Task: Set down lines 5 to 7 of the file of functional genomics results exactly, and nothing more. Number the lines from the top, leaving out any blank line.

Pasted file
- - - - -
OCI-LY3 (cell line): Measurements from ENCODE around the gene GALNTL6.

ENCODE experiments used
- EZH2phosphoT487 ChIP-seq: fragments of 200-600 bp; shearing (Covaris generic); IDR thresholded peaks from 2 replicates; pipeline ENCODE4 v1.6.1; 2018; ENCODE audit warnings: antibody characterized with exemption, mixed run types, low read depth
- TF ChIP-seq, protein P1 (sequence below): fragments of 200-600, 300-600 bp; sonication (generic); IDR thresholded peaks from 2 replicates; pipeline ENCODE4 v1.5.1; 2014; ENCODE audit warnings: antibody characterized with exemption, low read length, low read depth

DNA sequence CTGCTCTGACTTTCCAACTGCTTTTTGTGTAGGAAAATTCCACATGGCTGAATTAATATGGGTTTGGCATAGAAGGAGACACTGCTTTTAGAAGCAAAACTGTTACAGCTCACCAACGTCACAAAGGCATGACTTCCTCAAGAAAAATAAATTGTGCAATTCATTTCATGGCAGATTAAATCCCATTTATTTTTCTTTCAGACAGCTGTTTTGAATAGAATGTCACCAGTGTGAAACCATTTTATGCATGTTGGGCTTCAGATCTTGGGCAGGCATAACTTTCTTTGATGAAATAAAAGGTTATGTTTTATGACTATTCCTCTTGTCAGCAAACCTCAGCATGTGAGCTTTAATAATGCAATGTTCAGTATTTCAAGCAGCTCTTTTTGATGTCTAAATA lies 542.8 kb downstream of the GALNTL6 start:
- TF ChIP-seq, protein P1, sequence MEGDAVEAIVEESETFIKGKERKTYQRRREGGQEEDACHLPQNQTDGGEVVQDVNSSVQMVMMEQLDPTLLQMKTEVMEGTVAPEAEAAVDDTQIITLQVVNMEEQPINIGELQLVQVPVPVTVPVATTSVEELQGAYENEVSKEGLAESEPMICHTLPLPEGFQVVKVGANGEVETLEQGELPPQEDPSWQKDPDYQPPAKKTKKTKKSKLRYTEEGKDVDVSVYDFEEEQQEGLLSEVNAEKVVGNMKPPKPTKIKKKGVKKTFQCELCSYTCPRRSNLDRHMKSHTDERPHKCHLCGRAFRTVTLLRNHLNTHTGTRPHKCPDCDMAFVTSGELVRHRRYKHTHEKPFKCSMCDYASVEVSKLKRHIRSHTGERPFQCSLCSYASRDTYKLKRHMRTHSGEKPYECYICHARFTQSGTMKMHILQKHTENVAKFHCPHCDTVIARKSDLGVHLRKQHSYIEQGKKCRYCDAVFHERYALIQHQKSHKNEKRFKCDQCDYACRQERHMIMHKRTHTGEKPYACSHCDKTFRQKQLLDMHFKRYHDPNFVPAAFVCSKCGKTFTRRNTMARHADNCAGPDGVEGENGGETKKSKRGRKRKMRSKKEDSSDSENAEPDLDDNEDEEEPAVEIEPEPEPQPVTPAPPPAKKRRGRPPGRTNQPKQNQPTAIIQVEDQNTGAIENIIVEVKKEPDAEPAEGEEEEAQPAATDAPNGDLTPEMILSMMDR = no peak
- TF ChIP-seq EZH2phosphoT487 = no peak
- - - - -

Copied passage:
DNA sequence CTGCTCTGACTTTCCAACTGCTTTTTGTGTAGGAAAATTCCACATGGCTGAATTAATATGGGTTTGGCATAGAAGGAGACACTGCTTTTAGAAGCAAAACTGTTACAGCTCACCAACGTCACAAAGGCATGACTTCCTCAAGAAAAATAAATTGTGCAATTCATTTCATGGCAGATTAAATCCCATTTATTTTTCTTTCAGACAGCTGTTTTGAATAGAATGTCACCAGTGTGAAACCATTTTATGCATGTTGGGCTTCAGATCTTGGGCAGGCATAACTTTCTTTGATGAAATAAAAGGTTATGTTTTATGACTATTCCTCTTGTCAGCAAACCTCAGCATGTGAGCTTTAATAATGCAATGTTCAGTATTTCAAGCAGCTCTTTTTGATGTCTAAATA lies 542.8 kb downstream of the GALNTL6 start:
- TF ChIP-seq, protein P1, sequence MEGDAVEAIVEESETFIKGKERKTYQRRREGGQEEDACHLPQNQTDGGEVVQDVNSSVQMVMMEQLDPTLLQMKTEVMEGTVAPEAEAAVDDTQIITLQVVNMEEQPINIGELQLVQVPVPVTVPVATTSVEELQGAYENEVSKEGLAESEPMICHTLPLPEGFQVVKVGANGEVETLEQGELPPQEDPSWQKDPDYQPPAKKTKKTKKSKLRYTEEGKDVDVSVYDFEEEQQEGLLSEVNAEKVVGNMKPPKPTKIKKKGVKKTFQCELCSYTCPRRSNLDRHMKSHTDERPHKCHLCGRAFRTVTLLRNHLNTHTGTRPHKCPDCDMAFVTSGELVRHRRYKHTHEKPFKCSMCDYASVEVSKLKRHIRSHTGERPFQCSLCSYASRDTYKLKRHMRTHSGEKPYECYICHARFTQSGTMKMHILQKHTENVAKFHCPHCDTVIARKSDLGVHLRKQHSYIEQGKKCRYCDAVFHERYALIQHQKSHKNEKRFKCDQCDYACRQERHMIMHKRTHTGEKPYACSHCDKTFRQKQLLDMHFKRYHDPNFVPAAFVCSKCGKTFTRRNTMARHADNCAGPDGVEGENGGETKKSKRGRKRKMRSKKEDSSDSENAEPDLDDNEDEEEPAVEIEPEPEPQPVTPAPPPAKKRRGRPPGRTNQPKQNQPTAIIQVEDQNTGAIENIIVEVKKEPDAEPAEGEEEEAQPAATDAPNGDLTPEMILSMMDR = no peak
- TF ChIP-seq EZH2phosphoT487 = no peak